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Dance Initiative organizes a bilingual conversation about racism and the arts

Carbondale Arts

Dance Initiative and MANAUS' Equity Action Project, along with Mezcla Socials Dance, have organized a presentation on the history of racism in Colorado for Friday, August 4th at 5:30pm in The Launchpad. In addition to that, MANAUS' Bryan Alvarez-Terrazas will facilitate a conversation about tokenism, specifically how it appears in arts communities. Afterwards, Mezcla Socials Dance will offer instruction and dancing. KDNK's Hattison Rensberry spoke with Claudia Pawl of Mezcla Socials Dance and Bryan Alavarez-Terrazas about the event.

Para el español en el clip de audio, pase a seis minutos y cuarenta y dos segundos.

"Alvarez-Terrazas: There's a lot that we could potentially go in and dig into when it comes to the history of racism in Colorado. But for me, I think it was really important to paint a timeline of starting with displacement of indigenous communities, when the first settlers first arrived here in Colorado, starting all the way back then to, you know, what are some of the more recent examples, looking at Covid, for example, and the disproportionate impact that it's had on communities of color. And so being able to use those two different points in time and, and sort of fill in the blanks in between, um, just to highlight the history of racism isn't something that we particularly spend a lot of time exploring or learning about.
We wanted to take a moment to, you know, explore some of that history that we for a large part, haven't really reckoned with or started to understand and so that's part of the hope is that, you know, we can name some of these different issues and conflicts that took place over the history of Colorado, at least a, a small portion of it, and, you know, really bring to light some of these stories both for knowledge's sake, but also to, really understand and, pay homage to the communities that were impacted.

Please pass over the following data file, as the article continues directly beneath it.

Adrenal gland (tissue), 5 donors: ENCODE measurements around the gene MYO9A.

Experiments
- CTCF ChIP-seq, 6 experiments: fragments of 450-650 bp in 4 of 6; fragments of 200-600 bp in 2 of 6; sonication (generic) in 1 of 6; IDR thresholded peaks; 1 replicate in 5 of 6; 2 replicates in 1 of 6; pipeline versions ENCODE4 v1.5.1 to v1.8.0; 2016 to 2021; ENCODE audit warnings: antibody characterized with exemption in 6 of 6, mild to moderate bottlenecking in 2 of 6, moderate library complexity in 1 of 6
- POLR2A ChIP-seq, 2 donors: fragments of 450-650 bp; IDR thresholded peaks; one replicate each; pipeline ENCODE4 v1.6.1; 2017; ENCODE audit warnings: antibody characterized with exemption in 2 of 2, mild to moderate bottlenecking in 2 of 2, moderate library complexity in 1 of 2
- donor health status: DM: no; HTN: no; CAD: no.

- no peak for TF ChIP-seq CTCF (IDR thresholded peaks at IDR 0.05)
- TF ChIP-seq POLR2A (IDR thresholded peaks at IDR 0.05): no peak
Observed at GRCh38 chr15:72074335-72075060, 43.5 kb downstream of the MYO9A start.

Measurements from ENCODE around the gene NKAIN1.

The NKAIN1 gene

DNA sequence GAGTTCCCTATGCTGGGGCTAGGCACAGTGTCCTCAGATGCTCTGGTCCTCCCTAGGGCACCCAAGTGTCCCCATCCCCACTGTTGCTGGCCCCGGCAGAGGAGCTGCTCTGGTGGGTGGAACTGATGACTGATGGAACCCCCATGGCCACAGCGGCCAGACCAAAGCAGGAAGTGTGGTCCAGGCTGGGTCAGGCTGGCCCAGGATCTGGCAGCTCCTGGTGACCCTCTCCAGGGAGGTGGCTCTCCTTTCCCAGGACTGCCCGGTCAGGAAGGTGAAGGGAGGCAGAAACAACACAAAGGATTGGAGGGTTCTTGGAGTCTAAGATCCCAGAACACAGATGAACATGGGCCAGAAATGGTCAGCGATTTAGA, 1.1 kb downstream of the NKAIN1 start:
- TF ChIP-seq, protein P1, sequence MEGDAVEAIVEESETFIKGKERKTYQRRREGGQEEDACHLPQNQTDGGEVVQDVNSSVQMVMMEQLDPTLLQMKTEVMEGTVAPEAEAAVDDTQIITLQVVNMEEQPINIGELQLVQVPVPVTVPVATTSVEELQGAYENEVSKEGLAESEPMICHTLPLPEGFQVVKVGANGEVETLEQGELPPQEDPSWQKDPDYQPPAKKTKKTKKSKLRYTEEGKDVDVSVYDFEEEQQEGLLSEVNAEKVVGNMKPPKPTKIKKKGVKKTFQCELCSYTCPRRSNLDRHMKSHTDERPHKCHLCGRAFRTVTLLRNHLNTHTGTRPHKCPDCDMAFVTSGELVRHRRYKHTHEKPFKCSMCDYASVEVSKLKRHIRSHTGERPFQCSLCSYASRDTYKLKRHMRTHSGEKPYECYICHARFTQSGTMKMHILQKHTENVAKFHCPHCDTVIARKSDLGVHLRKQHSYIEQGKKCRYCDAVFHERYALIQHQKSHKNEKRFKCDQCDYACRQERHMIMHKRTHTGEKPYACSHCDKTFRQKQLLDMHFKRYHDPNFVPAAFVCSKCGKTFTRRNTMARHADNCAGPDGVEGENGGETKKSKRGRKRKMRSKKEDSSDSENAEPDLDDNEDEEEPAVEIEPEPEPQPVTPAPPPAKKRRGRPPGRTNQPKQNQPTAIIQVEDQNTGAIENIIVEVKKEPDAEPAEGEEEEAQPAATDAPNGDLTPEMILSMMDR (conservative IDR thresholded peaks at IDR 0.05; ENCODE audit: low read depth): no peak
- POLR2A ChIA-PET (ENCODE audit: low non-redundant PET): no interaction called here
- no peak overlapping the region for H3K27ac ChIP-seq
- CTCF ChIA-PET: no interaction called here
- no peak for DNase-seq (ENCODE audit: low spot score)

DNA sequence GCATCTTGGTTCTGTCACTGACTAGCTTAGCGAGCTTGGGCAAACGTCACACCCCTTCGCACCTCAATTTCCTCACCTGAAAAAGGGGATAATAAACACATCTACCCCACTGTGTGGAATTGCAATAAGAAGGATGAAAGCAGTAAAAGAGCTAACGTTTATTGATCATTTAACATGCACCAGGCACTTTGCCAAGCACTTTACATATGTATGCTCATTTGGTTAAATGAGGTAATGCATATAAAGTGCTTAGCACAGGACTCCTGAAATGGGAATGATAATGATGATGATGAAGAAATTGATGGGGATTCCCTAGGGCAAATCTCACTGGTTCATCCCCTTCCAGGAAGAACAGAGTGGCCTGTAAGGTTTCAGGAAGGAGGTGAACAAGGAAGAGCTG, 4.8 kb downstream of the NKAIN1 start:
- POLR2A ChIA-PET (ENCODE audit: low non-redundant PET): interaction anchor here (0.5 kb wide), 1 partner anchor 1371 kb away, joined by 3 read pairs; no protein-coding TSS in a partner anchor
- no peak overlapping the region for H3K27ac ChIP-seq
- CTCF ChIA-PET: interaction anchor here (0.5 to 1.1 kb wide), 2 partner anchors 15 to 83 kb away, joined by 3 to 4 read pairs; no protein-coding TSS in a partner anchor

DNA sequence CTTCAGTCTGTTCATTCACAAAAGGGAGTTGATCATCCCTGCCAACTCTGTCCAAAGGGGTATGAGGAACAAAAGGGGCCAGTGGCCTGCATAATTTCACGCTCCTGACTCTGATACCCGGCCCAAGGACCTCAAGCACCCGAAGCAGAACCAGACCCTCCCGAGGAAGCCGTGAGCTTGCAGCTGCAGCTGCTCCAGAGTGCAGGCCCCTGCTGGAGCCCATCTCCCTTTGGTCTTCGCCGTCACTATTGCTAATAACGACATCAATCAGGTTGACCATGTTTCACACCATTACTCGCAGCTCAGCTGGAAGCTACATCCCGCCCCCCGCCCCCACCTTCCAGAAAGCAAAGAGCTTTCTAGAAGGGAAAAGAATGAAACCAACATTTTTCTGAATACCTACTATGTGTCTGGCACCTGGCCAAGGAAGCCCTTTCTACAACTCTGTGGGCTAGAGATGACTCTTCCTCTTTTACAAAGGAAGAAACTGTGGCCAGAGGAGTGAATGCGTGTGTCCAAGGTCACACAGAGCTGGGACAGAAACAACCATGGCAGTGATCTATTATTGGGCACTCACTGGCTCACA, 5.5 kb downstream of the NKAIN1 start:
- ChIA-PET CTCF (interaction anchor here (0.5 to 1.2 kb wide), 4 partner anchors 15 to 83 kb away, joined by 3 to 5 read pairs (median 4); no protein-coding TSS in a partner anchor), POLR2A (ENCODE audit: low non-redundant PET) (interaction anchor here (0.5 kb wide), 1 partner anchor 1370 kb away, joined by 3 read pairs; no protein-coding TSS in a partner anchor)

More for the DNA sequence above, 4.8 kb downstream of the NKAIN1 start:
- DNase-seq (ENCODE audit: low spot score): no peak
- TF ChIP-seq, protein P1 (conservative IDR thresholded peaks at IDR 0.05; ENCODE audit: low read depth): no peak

Rensberry: Part of this event is going to include dancing afterwards by Mezcla Socials dance, as well as language equity work done by Convey Language Solutions.
Claudia, do you wanna talk a little bit about why include this language equity?

Pawl: Absolutely. The idea was, trying to have some education as well as some experiences together. And so once Brian does his presentation, we are also gonna be doing some dancing. With the intention of movement and just kind of taking in all the information that we just received and potentially work with together.
I believe there might be some interactive activities and just coming together as a community. So that's where the dancing portion comes in. The language portion, it should be a standard at any meeting, honestly, with a topic that can be sensitive, it's even of more important that we make sure that everyone feels seen, heard, and represented well. So that's why we also have Convey being a part of this gathering.

Rensberry: For people who might not know what tokenism is, could you give us just a brief overview of what that part of the conversation looks like?

Alvarez-Terrazas: To answer your question about tokenism, that's something that we've witnessed a lot more in today's times, especially as organizations have sincere and authentic intentions behind wanting to get more of the Latino la uh, Latina community involved in their organizations and their programs and their services, there's this fine line between, you know, when are you authentically, you know, bringing these folks in to your organization, into your programming, and when does it sort of step into the tokenism piece, which is more to say,'I want.